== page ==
On the 26th of May 2018, 2-5pm, London’s Southbank will transform again into a hub of scientific learning and discussion, as some of London’s leading scientists take to their soapboxes to showcase their science to the general public. The event’s mission remains the same: to help eliminate gender inequality in science by raising the profile, and challenging the public’s view, of women and non-binary people in science. The event is free. If you’d like to see what Soapbox Science looks like in action, have a look at the Soapbox Science 2015 video
We couldn’t run this London event without the generous logistical and financial support of our sponsors. Our London events have been supported from the start by the L’Oreal UNESCO For Women In Science Scheme and the Zoological Society of London. Since 2014, our overall whole initiative is moreover supported by the Science and Technology Facilities Council.
Details of the location and timing of the event
Date: Saturday 26th May 2018
Address: Queen’s Stone, Riverside walkway (by Gabriel’s Wharf)
South Bank, London, SE1 9PP
Time: 2pm – 5pm
Volunteer with Soapbox Science London
Are you passionate about science and love talking to people about it? Do you want to help raise awareness about gender equality in science careers? Soapbox Science London is looking for volunteers to help out at their event on 26th May 2018!
Soapbox Science is not just about the speakers. Without a supportive team of committed, enthusiastic people, a Soapbox event simply cannot happen. Each event relies on an animated team of up to 20 volunteers.
Join us for an afternoon of fun, informal and inspiring science and help challenge ideas about who can be a scientist!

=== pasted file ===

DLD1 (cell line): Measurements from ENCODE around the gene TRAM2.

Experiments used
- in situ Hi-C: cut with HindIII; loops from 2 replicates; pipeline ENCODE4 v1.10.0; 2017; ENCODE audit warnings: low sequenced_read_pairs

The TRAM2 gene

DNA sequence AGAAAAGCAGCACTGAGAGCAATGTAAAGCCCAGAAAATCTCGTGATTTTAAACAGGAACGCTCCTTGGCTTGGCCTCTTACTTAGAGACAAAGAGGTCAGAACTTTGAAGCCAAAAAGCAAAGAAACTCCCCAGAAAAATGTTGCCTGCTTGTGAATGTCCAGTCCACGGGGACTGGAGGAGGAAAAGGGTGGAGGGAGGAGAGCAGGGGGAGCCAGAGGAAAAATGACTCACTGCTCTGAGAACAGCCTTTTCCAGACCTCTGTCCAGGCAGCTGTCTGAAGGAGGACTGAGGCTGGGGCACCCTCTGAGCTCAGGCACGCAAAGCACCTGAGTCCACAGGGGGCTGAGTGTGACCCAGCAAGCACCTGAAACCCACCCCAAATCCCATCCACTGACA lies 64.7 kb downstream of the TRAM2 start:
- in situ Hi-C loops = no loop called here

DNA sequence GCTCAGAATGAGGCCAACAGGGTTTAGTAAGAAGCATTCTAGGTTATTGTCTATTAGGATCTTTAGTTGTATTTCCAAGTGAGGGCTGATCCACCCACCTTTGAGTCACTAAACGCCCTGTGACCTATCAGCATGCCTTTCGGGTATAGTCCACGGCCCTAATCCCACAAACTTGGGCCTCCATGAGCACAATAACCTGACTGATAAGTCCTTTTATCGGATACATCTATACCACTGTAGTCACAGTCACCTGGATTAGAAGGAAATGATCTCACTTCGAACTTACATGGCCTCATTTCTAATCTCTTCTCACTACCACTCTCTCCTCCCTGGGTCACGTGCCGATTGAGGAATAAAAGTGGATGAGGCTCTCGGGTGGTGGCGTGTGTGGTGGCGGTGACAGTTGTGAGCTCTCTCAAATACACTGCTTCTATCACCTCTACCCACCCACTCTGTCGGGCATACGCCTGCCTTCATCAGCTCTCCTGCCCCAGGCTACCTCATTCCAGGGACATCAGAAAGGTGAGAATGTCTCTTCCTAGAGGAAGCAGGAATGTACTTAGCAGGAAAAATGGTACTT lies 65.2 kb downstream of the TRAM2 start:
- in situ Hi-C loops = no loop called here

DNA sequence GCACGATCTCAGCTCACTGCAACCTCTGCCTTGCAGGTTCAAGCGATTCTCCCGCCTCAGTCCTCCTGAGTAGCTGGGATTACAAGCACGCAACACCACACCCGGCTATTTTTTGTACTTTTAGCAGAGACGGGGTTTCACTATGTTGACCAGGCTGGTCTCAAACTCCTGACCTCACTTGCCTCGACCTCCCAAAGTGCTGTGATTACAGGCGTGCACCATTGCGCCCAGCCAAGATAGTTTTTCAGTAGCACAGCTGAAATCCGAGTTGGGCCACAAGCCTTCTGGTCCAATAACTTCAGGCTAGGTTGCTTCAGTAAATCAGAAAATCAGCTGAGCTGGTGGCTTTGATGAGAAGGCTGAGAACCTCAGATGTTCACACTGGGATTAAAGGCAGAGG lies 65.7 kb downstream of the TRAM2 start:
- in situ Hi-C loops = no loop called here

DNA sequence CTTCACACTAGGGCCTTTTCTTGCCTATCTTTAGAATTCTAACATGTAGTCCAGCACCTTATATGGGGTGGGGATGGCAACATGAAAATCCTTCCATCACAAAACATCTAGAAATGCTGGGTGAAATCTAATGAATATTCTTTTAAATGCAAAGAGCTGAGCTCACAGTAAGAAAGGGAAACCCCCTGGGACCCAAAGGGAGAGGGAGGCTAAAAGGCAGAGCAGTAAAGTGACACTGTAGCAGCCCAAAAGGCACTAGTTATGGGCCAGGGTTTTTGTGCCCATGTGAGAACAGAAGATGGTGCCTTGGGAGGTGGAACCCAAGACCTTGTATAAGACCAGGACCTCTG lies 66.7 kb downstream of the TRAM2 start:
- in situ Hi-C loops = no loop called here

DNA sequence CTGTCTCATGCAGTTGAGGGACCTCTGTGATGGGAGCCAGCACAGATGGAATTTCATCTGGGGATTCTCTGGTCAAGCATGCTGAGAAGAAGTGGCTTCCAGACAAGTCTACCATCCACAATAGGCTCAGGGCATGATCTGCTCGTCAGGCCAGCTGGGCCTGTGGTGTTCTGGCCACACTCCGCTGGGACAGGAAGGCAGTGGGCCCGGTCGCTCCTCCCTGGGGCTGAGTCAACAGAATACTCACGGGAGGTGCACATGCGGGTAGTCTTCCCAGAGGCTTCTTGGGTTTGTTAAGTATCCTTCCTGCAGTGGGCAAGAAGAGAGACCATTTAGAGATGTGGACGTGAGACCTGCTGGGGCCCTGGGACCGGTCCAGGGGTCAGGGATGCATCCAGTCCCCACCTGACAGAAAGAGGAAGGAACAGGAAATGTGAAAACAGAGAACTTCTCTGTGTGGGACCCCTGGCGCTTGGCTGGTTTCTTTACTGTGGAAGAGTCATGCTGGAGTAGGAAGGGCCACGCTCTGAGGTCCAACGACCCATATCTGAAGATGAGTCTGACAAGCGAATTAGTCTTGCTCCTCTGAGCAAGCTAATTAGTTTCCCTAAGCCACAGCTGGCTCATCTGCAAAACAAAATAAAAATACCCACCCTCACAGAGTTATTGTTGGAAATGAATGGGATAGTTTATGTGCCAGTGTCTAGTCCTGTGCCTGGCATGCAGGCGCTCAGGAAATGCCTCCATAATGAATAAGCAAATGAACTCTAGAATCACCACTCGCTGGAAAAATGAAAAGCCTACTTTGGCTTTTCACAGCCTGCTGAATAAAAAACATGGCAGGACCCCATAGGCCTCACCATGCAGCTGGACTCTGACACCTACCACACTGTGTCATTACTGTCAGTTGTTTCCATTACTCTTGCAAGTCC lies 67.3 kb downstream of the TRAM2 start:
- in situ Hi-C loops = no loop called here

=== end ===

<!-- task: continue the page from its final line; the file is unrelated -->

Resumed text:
Find out more and sign up here
Selected from a competitive pool of researchers, our 12 speakers will be sharing their work in technology, science, medicine and engineering. The speakers and their discussion topics are:
Chioma Vivian Ngonadi (@UCamArchaeology ), Department of Archaeology, University of Cambridge “A Human Fingerprint on an Ironworking Landscape: Lejja Southeastern, Nigeria c.a.3,000 B.P”
Dr Katharina Seilern-Moy (@wildlife_health), Institute of Zoology, Zoological Society of London “How you can help wildlife vets protect our garden friends by becoming a Citizen Scientist”
Dr Alexa Varah (@alexa_varah), Institute of Zoology, Zoological Society of London “Can we feed everyone without ruining the environment?”
Anastasia Aliferi (@anastasialiferi), King’s Forensics, King’s College London “Miss Scarlett, Mrs Peacock or Mrs White? Can DNA give us the answer without visiting all the rooms?”
Danbee Kim (@taunbot), Sainsbury Wellcome Centre for Neural Circuits and Behaviour, University College London “How to dance like a cuttlefish! =^.^=”
Merry Crowson (@merrycrows), Institute of Zoology, Zoological Society of London “Satellites and algorithms: the key to monitoring forest loss from space”
Dr Tara Mastracci (@aorticsurgeon), Royal Free London “Using technology to make surgery safer”
Chanuki Seresinhe (@thoughtsymmetry), Data Science Lab, Warwick Business School / The Alan Turing Institute “Beauty isn’t only in the eye of the beholder – computers can decode beauty too!”
Iulia Darolti (@IDarolti), University College London “The genetics of the sexes: How males and females evolve to be different”
Professor Joyce Harper (@ProfJoyceHarper), Institute for Women’s Health, University College London “Tick–tock of the biological clock – is egg freezing the answer?”
Alfiah Rizky Diana Putri (@alfiahrizkydp), Mullard Space Science Laboratory, University College London “Looking for changes on Martian poles with the aid of 3D terrain model”
Dr Jess Wade (@jesswade), Imperial College London “Technology inspired by nature”
Discover our 2018 speakers: